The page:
With the backdrop of deepening vaccine inequality, climate disasters, and continued efforts to delay real action, COP26 got underway this weekend. This much anticipated United Nations conference has drawn attention not least for its significance in the struggle against climate change but also for mismanagement by the UK, the host of COP26.

One issue that civil society has mobilised around is representation and access to the conference. Networks like the Global Greens put in motion initiatives that would give leading voices from the frontlines a chance to go to Glasgow. However, the crossroads of issues would ensure that their journey to COP was anything but smooth. While some delegates waited in frustration for promised vaccines, funding and travel documents, others were facing climate disasters in their homelands.

To shine a light on the climate crisis’s stark effects in different parts of the world, the Green European Journal spoke with Global Greens COP delegates from Canada, Egypt, and Rwanda. These are leaders of green movements in their countries who are determined to carry on pushing their governments to do more beyond the political moment that is COP26. We asked how their countries are experiencing climate change, key areas for action, and their message to the green movement in Europe.

The view from Rwanda – Frank Habineza

Rwanda is situated in East and Central African region. It has a moderate climate with relatively high rainfall, spanning two major agricultural seasons. Communities experience climate change mainly through prolonged dry seasons and droughts. The Eastern province is most prone to droughts and desertification which affects agriculture and animal husbandry. This has already led to famine, internal migrations through population displacement, conflicts over land and water between pastoralists and farmers, and a loss of biodiversity in areas that fail to recover vegetation.

Rwanda also experiences increased temperatures during dry seasons and greater-intensity rainfall during rainy seasons which have caused severe flooding that has destroyed homes, bridges, crops, and lives. It also leads to soil erosion and landslides which paralyse the transportation of people and goods. Climate change effects have also lowered the water levels in lakes, waterways, and rivers, insufficient water supply especially in cities, forest degradation, serious health problems, and the emergence of new diseases.

The most important issues for the Rwandan Green movement at COP26 are climate mitigation and adaptation. We would like Rwanda to fully implement its national adaptation programme which had identified six actions that could bring improvements to livelihoods in Rwanda. These include integrated water resources management, early warning systems and rapid interventions, promotion of income-generating activities, promotion of intensive agriculture and animal husbandry, introduction of crop varieties resistant to environmental conditions, and the development of energy sources alternative to firewood.

On top of that, we would like to have sustainable land use management with modern methods of farming and irrigation techniques and empowerment of small-scale farming. Farmers and pastoralists need alternative water supply sources so that they can stop being dependent on rainfall.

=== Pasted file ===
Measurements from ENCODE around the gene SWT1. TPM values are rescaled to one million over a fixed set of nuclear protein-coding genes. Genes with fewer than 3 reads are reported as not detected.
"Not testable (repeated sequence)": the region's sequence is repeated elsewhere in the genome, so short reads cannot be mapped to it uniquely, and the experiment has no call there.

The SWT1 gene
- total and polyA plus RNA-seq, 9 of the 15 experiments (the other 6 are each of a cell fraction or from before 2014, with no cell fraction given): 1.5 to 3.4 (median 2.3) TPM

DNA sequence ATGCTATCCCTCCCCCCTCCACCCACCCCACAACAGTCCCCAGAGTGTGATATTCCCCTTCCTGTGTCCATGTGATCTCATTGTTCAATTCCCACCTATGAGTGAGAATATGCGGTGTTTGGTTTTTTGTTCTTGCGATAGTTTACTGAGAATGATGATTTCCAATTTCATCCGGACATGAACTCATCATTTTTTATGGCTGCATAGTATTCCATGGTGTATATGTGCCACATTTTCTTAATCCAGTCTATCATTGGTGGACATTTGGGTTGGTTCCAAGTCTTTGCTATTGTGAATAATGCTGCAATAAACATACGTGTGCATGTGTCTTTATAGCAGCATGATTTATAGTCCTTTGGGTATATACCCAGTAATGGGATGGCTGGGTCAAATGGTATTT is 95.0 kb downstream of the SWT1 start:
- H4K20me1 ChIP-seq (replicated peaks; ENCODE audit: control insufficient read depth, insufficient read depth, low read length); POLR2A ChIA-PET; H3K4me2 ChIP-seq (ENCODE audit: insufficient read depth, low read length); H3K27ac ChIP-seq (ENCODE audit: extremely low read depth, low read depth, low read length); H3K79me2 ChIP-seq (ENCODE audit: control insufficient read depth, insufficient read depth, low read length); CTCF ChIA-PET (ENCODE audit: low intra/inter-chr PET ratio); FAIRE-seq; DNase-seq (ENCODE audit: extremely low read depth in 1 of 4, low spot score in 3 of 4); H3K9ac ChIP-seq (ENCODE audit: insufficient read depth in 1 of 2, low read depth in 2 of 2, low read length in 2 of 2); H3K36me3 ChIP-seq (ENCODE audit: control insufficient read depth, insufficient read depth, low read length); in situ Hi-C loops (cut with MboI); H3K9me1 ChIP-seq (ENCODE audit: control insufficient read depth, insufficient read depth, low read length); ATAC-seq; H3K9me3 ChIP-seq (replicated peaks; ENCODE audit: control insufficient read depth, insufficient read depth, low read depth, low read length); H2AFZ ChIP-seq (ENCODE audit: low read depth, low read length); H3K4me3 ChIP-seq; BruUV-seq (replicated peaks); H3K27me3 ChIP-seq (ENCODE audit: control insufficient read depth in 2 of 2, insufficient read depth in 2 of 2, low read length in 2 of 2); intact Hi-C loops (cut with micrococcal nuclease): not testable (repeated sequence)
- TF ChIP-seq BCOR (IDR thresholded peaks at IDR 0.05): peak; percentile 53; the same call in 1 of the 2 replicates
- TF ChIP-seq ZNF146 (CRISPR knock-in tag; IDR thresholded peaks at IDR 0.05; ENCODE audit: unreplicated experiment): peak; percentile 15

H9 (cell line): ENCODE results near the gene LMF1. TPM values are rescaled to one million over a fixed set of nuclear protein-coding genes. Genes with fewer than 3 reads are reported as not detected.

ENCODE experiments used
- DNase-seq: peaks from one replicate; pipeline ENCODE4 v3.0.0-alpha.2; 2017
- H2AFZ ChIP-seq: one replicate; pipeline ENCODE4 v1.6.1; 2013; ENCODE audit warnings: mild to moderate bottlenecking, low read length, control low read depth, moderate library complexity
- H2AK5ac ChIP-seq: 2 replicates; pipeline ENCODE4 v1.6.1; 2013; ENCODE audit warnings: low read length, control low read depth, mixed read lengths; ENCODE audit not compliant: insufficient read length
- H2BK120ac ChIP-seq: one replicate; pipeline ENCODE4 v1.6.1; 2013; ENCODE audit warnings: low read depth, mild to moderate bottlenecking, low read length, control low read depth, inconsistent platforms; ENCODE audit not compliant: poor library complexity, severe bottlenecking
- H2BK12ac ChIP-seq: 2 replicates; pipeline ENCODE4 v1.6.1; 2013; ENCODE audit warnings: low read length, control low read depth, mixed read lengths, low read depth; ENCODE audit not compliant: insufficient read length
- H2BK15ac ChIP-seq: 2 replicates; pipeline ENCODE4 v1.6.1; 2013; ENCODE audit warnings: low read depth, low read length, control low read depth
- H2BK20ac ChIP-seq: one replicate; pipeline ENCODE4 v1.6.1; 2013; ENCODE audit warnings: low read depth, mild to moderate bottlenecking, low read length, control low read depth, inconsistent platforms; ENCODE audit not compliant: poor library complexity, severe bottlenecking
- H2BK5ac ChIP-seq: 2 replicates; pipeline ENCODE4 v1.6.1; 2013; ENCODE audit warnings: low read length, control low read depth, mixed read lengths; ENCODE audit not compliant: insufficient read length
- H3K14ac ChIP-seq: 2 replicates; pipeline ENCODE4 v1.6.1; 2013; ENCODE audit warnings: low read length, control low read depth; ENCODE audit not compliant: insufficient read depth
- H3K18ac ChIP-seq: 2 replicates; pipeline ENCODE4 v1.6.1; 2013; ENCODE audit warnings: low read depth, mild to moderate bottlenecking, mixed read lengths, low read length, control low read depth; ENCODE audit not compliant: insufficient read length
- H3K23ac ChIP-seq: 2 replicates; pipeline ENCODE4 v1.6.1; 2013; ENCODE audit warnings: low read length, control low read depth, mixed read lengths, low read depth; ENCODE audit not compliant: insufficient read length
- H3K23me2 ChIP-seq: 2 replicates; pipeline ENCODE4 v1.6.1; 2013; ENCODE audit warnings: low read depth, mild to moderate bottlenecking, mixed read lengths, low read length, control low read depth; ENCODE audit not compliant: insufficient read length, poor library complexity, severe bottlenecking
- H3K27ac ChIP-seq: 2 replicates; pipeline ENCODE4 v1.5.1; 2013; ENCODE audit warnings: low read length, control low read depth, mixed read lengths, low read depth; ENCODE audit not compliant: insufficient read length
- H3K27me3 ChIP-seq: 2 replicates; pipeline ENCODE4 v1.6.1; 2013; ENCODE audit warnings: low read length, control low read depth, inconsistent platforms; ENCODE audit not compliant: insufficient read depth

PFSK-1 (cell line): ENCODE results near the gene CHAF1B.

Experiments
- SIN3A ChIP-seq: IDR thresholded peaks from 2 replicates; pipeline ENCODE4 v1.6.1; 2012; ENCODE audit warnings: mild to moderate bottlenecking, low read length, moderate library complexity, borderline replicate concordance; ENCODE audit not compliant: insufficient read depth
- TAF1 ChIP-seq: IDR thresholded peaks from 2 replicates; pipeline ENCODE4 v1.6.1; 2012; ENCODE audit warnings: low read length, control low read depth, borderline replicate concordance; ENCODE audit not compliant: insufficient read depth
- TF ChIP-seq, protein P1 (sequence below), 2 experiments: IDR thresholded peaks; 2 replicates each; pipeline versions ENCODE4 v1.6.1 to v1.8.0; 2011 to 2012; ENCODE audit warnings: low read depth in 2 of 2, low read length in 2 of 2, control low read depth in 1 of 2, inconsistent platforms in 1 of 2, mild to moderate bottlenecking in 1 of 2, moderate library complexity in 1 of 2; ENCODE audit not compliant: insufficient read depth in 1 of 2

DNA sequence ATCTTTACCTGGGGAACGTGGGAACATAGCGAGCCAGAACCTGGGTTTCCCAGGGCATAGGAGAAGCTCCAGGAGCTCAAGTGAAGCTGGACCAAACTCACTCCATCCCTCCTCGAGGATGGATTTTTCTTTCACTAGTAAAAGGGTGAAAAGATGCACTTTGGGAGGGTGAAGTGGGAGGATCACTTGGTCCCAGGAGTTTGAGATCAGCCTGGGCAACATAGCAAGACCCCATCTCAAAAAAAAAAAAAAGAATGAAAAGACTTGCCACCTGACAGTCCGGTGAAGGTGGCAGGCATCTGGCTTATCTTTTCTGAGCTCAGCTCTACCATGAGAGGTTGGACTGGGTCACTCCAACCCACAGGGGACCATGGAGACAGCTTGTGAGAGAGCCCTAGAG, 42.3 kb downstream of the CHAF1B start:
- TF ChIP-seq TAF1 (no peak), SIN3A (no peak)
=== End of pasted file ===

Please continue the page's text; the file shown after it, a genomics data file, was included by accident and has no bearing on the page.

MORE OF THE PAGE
We would also like to see an increase in climate financing from international bodies extending to both government and other non-governmental actors. We would like to have improved waste management plans in all major cities, including in the capital Kigali where there is still no waste management plant. Rwanda also needs to invest in waste-to-energy projects as sprawling dumping sites continue to endanger people, water, biodiversity, and the climate in cities like Kigali.

We are very grateful to the Green movement in Europe for all the support rendered to the Democratic Green Party of Rwanda, especially in its struggle to get official recognition as a party. We request that it continues to stand with us in our plight for the full democratisation of Rwanda. Without the chance of enjoying all the universal freedoms as enshrined in the Universal Declaration of Human Rights, it would be impossible to even stand up for environmental protection. Together we win.

The view from Canada – Dianne Saxe

In Canada, climate impacts are being felt everywhere, though most keenly by coastal and far northern communities and by the most vulnerable. As in other countries, the impacts of climate change are not felt equally. Indigenous communities especially are experiencing the brunt of climate chaos.

This summer, Canada saw record heat that damaged forests and crops, cooking fruit on trees and a billion marine animals on beaches. Wildfires burnt down forests and displaced First Nations communities, and their toxic smoke caused physical and mental health impacts right across the country. Heat deaths soared. In the winter, snow cover and critical ice roads are becoming less reliable.

Meanwhile, in Ontario, Canada, where I call home, climate-blind government policy is driving up pollution and congestion by turbocharging urban sprawl, destroying wetlands and forests, and trapping families in a high-carbon lifestyle. It is even making our electricity dirtier.

Canada should be a climate leader but isn’t. In fact, Canada is one of the highest climate-polluting countries in the world, as well as a major exporter of fossil fuels.